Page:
Black Muslim Experiences

Research and Resources on Americans who are Black and Muslim

From independence to abolition, the Civil Rights Movement to the current movement for Black Lives, Black Muslim history is defined by resilience and struggle. Today, they are the plurality of the American Muslim community, yet as a group, Muslims who are Black experience a range of challenges due to both anti-Black racism and Islamophobia. Muslims are often racialized as Arab or South Asian, rendering Black Muslims less visible, leaving them out of the conversation, and creating a dearth of information about their experiences. This collection of research and resources exists to highlight Black Muslim experiences that are too often ignored.

Black Muslim Experiences

Research and Resources on Americans who are Black and Muslim

From independence to abolition, the Civil Rights Movement to the current movement for Black Lives, Black Muslim history is defined by resilience and struggle. Today, they are the plurality of the American Muslim community, yet as a group, Muslims who are Black experience a range of challenges due to both anti-Black racism and Islamophobia. Muslims are often racialized as Arab or South Asian, rendering Black Muslims less visible, leaving them out of the conversation, and creating a dearth of information about their experiences. This collection of research and resources exists to highlight Black Muslim experiences that are too often ignored.

Quick Links

A brick wall mural with "George Floyd" in large block letters and an image of George Floyd. Flowers, notes, and posters were placed on the sidewalk below.

Racism and Muslim Experiences

Muslims who are Black experience the same systemic racism that all Black Americans face, in addition to the religious discrimination faced by many American Muslims. According to ISPU research, 66% of Black Muslims and 75% of Black Americans in the general public report experiencing racial discrimination.

Portrait Of A Black African Man In Mosque

Black Muslim Youth

Many Black Muslims—including youth—face ethnic and racial discrimination from within the American Muslim community. How can predominately South Asian and Arab American mosques create more inclusive environments for Black Muslim youth?

Two men kneeling on a prayer rug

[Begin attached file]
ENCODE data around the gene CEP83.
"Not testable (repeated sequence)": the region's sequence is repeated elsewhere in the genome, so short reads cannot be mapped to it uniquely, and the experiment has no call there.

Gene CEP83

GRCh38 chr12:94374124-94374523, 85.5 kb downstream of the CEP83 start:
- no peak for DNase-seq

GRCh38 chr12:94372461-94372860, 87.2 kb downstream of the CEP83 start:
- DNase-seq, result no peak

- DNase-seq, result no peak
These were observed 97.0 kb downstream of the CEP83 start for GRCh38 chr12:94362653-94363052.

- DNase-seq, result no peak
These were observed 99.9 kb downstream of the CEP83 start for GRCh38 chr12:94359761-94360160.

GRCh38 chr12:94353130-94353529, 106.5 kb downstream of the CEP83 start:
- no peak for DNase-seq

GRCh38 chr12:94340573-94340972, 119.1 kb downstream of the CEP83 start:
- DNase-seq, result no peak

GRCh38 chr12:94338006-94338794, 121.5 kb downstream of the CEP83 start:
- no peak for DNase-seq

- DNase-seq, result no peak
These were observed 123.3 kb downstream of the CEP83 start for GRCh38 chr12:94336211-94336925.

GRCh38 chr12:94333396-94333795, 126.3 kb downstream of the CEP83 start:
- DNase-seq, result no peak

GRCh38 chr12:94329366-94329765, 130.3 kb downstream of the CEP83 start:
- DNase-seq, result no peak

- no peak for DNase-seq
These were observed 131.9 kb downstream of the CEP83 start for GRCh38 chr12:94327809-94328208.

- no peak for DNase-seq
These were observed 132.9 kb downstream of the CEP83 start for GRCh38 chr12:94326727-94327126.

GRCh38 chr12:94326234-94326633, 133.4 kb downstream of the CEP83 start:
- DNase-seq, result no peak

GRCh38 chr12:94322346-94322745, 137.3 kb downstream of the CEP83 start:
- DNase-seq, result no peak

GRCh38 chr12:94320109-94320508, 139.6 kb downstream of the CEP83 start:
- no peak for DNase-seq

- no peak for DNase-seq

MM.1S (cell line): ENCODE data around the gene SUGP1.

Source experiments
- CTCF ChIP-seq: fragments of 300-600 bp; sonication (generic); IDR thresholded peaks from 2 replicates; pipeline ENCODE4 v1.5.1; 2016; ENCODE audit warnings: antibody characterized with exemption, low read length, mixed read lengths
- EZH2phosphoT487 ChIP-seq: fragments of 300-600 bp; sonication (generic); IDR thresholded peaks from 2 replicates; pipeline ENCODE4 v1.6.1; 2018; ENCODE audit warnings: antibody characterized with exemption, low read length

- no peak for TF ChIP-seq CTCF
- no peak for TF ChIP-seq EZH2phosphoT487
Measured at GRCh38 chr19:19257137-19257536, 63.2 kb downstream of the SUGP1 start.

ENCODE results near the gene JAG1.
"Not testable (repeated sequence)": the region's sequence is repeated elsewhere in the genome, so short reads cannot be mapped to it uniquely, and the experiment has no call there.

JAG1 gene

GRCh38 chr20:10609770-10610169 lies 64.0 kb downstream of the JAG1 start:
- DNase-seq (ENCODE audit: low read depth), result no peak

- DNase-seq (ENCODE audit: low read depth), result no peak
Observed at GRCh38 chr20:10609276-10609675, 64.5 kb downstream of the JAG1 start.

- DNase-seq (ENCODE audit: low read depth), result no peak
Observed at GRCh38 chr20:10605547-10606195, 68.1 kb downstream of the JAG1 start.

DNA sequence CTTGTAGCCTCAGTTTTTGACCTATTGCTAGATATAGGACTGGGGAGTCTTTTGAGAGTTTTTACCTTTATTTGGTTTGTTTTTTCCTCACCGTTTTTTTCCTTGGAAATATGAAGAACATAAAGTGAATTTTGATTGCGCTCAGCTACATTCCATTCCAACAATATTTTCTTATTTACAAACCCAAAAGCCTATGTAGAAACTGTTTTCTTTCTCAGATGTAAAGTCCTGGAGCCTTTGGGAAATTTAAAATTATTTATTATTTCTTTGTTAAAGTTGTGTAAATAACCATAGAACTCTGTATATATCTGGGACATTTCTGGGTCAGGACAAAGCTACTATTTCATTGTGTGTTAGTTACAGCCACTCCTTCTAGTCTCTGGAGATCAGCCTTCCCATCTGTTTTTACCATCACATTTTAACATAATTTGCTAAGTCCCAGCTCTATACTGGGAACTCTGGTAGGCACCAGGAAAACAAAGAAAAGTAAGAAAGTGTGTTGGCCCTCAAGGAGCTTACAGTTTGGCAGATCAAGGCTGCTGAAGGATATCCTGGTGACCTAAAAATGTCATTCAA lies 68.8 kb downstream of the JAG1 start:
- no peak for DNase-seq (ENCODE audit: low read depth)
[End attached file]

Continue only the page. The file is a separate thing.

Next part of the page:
Community Racism Talk Toolkit

According to ISPU research, one third of Black Muslims have experienced racism from within their own faith community. This ISPU | Yaqeen toolkit uses ISPU data on discrimination to explore strategies for combating racism inside Muslim communities.

A library row filled with stacks of books

Muslim American Experience Bibliography

Learn more about Black Muslim experiences by reading a book from our Muslim American Experience Bibliography.

FEATURED BOOKS FROM OUR BIBLIOGRAPHY

Explore more books on Black Muslims in the U.S. in our Muslim American Experience Bibliography.

Dive into the Data

DEMOGRAPHICS

FAITH

DISPARITIES

SOCIAL JUSTICE + POLITICS

PHILANTHROPY

MARRIAGE

A bar graph showing that Black Muslims are less likely than non-Black Muslims to be in an interracial marriage, a reversal of interfaith trend

Videos

In this webinar from ISPU and the National Black Muslim COVID Coalition, a panel of experts discussed the current state of the COVID-19 pandemic in Black Muslim communities, the factors that contribute to the current crisis, and the holistic approach that is needed to move toward healing.

In this webinar, experts Imam Dawud Walid and Dr. Jamillah Karim discuss how to create inclusive environments for African American youth at South Asian- and Arab-majority mosques.

Precious Rasheeda Muhammad—author, award-winning speaker, and a presenter at ISPU’s media convenings—speaks movingly about Black Muslims and their centuries-long ties to the making of America in this presentation.

Watch Nicole Najmah Abraham’s story of breaking into the fashion design industry in New York City, despite not seeing Black Muslim women doing the work she wanted to be doing.

Explore Black Muslim Narratives

Explore personal narratives from ISPU’s Muslims for American Progress project, highlighting Black Muslims from Michigan and New York City.

Scholarly Sources

These ISPU Scholars research, write, and present on various aspects of race and ethnicity, including issue areas such as identity, health and social development, and organizational development.

Quaiser Abdullah

PhD, Educational Psychology, Temple University

Assistant Professor, Klein College of Media and Communication, Temple University

Sameera Ahmed

PhD, Clinical Psychology, Farleigh Dickinson University

Executive Director, The Family and Youth Institute

Halima Al-Khattab

PhD, Nursing Science, Indiana University–Purdue University Indianapolis

Behavioral Health Clinician and Researcher

Dr. Ihsan Bagby

PhD, Near Eastern Studies, University of Michigan

Associate Professor, Department of Islamic Studies, University of Kentucky

Abbas Barzegar

PhD, Religious Studies, Emory University

Director, Research and Advocacy Department, CAIR National

Moustafa Bayoumi near his home in Brooklyn, New York

PhD, English and Comparative Literature, Columbia University

Professor of English, Brooklyn College, City University of New York

Hatem Bazian

PhD, Philosophy and Islamic Studies, University of California–Berkeley